As the number of web pages continues to grow at a phenomenal rate, it is essential that we use Internet material responsibly and respect the basics of copyright law.
According to the US Copyright Office of the Library of Congress, copyright is a form of protection provided by the laws of the United States (title 17, U.S. Code) to the authors of "original works of authorship," including literary, dramatic, musical, artistic, and certain other intellectual works. Titles, names, short phrases, slogans, logos, URL’s are not eligible for copyright protection.
Rights to the owner
A copyright owner is given rights to reproduce, distribute, adapt, publicly perform and display the original work. Copyright protection extends through the life of the creator plus 70 years.
The US Copyright Office also offers a brief history of copyright from the enactment by Congress of the first federal copyright law in May 1790 to the provisions of the (TEACH) Act of 2002.
Older materials or US government publications are considered to lie in the public domain and may not be subject to copyright restrictions. This material may be used without permission but the original source should still be credited.
The absence of a copyright symbol © does not indicate that material is without copyright restrictions. Most nations follow the Berne copyright convention recognizing works created after April 1, 1989 to be protected whether or not a copyright notice is present
The fair use doctrine allows certain materials to be used for nonprofit, educational purposes without fees or permission and balances the exclusive protection of copyright law. The 1976 Copyright Act put forth four criteria to determine fair use: purpose and character of the use, nature of the work, amount used and effect of the use on the work’s potential market value.
Guidelines for educational multimedia
A 1994 Conference on Fair Use (CONFU) developed guidelines to determine fair use portions of copyrighted works in educational multimedia projects:
- Motion Media - Up to 10% or 3 minutes (whichever is less).
- Text Material - Up to 10% or 1000 words (whichever is less).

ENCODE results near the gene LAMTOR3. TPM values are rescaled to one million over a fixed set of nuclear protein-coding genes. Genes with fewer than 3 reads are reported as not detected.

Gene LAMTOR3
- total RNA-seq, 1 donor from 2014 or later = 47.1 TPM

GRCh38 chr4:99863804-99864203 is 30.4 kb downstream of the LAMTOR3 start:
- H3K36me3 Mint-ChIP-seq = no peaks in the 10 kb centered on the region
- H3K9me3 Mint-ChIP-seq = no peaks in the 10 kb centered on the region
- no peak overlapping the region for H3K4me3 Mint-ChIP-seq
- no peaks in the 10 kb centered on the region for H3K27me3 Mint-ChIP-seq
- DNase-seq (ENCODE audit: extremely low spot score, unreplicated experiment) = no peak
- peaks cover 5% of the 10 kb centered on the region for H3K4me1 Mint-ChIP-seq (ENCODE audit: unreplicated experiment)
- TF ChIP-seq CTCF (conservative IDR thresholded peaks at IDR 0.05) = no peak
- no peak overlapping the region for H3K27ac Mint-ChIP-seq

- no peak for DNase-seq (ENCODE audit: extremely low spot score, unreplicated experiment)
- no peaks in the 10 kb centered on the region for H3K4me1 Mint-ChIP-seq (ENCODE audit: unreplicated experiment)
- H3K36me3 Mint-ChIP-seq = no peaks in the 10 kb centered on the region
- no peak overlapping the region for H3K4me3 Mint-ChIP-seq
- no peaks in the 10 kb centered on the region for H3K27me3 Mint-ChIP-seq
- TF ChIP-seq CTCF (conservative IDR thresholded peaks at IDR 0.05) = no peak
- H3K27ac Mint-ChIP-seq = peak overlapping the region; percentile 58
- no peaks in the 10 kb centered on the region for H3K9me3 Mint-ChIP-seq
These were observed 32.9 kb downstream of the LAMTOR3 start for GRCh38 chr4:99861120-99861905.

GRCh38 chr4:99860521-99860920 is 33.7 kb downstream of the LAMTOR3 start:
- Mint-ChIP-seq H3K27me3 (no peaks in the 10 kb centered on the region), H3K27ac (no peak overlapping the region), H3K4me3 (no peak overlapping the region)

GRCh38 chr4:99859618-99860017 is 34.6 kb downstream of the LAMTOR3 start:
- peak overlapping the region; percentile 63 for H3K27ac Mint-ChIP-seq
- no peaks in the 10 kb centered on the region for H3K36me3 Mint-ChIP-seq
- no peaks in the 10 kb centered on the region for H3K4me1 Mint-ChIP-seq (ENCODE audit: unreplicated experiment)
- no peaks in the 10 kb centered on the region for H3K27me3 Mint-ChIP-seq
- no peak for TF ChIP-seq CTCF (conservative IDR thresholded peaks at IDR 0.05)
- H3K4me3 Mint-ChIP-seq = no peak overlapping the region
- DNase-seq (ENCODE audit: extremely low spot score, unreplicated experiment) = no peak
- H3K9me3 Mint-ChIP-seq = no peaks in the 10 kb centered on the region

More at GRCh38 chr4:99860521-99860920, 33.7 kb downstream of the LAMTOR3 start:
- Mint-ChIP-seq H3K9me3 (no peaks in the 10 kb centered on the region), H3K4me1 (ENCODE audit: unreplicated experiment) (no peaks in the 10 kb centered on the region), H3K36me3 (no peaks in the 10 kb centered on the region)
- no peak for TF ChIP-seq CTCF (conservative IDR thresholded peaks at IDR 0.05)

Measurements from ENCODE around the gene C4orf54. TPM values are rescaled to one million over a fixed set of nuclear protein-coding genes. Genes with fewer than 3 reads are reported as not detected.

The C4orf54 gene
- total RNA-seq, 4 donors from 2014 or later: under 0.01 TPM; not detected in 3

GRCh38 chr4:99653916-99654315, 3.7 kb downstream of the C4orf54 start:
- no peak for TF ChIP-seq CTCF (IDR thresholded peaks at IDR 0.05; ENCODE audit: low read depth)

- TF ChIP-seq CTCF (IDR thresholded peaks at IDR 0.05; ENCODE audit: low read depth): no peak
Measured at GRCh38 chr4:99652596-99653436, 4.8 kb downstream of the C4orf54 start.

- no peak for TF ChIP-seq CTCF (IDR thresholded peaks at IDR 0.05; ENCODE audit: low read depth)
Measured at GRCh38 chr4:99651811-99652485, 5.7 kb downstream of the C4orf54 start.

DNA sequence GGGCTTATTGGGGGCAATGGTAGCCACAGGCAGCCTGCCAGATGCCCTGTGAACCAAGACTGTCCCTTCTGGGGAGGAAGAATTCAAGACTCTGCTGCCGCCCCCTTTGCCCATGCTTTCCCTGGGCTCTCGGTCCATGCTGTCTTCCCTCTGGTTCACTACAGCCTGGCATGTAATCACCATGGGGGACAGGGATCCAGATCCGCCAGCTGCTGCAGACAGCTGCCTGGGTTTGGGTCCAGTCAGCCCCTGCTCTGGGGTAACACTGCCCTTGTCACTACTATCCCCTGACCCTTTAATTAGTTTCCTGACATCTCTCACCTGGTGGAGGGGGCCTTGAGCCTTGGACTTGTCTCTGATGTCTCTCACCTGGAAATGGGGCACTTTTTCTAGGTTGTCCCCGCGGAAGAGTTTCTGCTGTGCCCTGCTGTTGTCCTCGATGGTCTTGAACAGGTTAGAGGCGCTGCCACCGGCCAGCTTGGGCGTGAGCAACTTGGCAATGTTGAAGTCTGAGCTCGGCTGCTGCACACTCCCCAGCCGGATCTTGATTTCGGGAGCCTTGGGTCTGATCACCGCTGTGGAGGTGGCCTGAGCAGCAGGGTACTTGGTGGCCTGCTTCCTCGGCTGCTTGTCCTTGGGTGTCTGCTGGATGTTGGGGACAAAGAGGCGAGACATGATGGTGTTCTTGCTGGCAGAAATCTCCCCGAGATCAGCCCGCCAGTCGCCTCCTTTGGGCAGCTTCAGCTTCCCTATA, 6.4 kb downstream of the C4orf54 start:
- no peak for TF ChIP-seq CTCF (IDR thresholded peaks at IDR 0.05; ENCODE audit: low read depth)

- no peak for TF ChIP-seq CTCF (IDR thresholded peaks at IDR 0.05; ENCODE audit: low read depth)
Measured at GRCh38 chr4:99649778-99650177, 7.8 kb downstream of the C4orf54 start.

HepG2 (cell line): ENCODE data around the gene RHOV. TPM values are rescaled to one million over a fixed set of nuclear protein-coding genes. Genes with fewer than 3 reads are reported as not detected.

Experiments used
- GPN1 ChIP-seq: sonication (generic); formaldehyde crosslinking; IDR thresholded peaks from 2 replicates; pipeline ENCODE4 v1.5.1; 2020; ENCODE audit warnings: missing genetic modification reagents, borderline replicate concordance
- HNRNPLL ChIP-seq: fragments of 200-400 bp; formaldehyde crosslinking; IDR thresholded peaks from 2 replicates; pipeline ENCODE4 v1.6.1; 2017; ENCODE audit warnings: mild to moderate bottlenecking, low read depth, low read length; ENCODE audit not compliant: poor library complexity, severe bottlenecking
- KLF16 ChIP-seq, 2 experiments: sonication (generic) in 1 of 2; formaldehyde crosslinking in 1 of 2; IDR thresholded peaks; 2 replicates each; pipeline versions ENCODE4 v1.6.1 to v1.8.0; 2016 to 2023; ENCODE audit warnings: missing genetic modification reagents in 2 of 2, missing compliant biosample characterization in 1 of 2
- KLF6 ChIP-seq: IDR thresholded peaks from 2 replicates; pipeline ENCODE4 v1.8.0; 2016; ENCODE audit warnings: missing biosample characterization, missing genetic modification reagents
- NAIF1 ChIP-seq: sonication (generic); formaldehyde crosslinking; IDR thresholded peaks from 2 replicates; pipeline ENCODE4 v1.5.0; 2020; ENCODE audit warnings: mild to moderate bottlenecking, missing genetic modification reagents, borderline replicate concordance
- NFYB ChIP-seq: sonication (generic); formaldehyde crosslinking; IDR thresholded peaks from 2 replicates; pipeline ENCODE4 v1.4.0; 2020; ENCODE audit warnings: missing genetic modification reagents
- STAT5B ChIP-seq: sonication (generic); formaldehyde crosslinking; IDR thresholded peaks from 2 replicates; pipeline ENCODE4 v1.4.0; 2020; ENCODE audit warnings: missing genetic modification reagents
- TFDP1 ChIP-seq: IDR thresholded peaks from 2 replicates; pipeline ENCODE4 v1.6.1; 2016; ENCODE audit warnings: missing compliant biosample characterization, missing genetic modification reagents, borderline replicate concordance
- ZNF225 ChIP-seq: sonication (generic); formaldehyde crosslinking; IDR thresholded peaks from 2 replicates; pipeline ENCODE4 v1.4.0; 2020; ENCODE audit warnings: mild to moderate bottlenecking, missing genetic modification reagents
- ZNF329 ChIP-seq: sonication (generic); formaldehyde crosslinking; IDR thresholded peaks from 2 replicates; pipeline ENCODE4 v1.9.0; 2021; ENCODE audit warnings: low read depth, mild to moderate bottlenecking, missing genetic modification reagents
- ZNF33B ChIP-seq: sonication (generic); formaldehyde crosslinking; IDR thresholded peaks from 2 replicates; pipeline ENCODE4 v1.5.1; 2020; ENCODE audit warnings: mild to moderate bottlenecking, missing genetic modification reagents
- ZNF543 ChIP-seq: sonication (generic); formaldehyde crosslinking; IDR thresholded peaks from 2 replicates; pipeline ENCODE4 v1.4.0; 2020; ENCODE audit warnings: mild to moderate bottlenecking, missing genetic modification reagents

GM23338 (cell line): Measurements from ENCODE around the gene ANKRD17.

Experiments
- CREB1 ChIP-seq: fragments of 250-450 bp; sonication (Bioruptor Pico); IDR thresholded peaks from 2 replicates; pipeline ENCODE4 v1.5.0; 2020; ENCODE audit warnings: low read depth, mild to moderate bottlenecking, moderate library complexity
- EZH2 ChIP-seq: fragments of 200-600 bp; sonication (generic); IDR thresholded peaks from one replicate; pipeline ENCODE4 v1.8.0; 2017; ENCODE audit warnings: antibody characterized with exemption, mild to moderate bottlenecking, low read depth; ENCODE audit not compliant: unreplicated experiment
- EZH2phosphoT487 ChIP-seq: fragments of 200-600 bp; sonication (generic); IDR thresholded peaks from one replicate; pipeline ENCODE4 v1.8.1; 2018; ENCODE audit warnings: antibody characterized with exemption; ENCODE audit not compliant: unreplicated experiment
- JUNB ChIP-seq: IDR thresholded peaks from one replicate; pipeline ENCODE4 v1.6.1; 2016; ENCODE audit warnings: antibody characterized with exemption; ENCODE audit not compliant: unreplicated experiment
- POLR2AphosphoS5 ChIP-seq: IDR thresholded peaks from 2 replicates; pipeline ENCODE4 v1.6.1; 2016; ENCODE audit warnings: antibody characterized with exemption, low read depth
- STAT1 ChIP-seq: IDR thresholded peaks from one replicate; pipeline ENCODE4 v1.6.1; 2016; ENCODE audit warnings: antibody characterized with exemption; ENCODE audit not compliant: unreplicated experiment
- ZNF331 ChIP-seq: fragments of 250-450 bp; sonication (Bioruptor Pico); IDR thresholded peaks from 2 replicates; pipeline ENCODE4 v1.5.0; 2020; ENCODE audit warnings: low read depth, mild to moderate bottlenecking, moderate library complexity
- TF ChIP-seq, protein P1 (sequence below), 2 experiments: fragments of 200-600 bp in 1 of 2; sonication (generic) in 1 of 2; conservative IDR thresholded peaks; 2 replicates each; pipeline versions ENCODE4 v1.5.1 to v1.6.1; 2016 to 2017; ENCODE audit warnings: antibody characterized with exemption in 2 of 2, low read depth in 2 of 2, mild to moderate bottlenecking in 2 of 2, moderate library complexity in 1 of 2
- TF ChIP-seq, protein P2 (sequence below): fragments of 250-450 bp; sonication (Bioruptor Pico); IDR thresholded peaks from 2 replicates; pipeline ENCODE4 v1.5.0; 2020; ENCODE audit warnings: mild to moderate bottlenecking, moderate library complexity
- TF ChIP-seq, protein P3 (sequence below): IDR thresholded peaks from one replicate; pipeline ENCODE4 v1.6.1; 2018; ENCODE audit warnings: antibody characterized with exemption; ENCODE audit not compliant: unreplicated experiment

- Poem - An entire poem with less than 250 words, 3 poems by same author and 5 poems by different author.
- Music, Lyrics, Music Video - Up to 10% of an individual work (no more than 30 seconds per event).
- Illustrations and Photographs - Up to 5 images by an artist or photographer may be reproduced or incorporated. Up to 10% or 15 images (whichever is less) from a published collective work.
- Numerical data sets - Up to 10% or 2500 fields or cell entries (whichever is less) from a copyrighted data table may be incorporated.
Permission to use copyrighted material
In order to use an excerpt from an Internet document, you should list the source according to accepted bibliographic citation practice. However, acknowledging the source of copyright does not substitute for requesting permission to use an entire work or material not covered by the fair use guidelines. You should email the author of Internet material and include the following information:
- Your name and email address
- Request permission to use copyrighted work
- Identify the group to which Internet material will be distributed
- Explain how you will use material and how much you will use
- Indicate how many copies you wish to distribute
You will usually receive a favorable reply to your request but do not assume that no reply equals permission.
- Keep received permission on file.
- Place a notice at the bottom of page or project crediting the original author, noting that you received permission on a particular date.
- Include the URL of the original source.
- It is acceptable for a student to incorporate an approved portion of copyrighted material into a written or multimedia report or PowerPoint presentation. Such material should not be posted on a web site or included in a publication.
- Plagiarism teaching resources are provided by the Online Writing Lab (OWL) at Purdue University.
- Copyright is federal law. Violators can be fined and penalized.
- ALA Copyright Information - Updated news from American Library Association
- Code of Best Practices in Fair Use for Online Videos - The Center for Media & Social Impact
- Copyright and Fair Use - Stanford University Libraries
- Copyright and Fair Use Guidelines for Teachers by Hall Davidson (pdf chart)
- A Copyright-Friendly Toolkit (by Joyce Valenza)
- Copyright with Cyberbee - Linda Joseph’s excellent animated tutorial
- Fair Use and Copyright for Online Education - Lib Guide from University of Rhode Island
- Fair Use and Other Educational Uses from University of Chicago
- Fair Use Checklist - Useful guidelines from Columbia University
- Fair Use Guidelines from ALA - Excellent chart with a CC license
- Fair Use Teaching Tools - The Center for Social Media in the School of Communication at American University
- Library of Congress Copyright and Primary Sources information for teachers and Taking the Mystery Out of Copyright activity for students
- New York Times Learning Network offers Resources on Plagiarism and Academic Integrity
- Ten Big Myths about copyright explained - Brad Templeton